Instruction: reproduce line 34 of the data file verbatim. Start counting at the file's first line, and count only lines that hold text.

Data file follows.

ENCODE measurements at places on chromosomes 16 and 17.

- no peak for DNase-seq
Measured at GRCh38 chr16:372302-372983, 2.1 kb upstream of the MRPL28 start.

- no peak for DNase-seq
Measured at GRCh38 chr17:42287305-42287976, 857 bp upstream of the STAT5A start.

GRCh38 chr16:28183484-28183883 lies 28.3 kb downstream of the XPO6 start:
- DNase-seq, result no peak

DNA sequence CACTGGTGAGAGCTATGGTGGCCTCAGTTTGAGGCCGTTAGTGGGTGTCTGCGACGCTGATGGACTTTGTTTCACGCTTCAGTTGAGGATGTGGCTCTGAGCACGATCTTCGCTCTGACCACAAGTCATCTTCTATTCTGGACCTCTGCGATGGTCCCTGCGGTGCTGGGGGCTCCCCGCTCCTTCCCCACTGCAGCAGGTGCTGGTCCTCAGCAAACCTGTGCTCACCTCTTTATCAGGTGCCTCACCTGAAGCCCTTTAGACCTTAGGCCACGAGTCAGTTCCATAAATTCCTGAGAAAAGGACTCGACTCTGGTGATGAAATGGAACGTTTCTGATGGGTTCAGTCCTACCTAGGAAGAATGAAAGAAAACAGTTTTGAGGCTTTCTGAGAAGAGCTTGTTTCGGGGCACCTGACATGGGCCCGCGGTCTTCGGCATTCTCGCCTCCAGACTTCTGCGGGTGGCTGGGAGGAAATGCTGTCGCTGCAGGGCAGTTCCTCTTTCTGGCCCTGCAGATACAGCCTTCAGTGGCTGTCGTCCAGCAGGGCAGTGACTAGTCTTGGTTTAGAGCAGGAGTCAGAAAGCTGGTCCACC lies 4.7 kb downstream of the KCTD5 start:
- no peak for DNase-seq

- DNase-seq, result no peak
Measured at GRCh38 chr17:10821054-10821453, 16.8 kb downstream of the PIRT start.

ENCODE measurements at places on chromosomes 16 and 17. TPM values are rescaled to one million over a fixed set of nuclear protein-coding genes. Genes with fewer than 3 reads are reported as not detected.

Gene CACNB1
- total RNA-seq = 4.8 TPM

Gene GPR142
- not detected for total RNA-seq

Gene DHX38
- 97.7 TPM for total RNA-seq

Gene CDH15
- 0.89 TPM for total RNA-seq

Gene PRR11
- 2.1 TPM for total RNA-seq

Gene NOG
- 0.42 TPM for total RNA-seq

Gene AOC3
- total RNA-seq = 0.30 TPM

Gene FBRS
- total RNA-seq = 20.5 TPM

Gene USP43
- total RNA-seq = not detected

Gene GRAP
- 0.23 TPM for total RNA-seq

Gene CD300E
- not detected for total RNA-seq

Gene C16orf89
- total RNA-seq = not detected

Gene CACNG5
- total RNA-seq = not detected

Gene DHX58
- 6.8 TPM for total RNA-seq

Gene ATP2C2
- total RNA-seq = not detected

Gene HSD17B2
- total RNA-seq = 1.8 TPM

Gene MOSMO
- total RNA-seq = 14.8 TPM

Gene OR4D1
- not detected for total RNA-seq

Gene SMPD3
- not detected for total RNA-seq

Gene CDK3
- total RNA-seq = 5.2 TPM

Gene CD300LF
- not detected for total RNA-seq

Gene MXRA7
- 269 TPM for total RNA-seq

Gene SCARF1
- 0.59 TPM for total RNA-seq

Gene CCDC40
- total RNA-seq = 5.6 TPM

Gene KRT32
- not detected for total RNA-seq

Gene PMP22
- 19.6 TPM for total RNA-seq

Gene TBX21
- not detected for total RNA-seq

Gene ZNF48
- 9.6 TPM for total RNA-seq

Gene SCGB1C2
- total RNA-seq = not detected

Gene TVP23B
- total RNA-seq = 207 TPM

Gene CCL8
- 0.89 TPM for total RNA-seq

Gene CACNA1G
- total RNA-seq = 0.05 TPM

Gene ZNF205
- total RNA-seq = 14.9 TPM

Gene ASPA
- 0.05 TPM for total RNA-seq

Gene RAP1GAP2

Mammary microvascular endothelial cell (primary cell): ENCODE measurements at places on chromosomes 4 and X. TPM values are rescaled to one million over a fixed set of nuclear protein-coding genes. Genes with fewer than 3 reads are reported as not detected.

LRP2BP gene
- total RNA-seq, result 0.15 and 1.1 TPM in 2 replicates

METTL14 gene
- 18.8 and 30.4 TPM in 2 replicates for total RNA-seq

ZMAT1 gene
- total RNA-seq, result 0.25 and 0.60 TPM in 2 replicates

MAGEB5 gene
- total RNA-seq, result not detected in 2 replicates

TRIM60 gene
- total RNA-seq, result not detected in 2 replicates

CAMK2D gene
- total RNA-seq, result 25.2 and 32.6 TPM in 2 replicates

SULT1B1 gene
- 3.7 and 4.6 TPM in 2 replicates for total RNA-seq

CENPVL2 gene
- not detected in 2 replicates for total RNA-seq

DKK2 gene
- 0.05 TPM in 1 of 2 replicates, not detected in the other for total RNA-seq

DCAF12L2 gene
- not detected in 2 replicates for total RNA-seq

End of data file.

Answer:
- not detected for total RNA-seq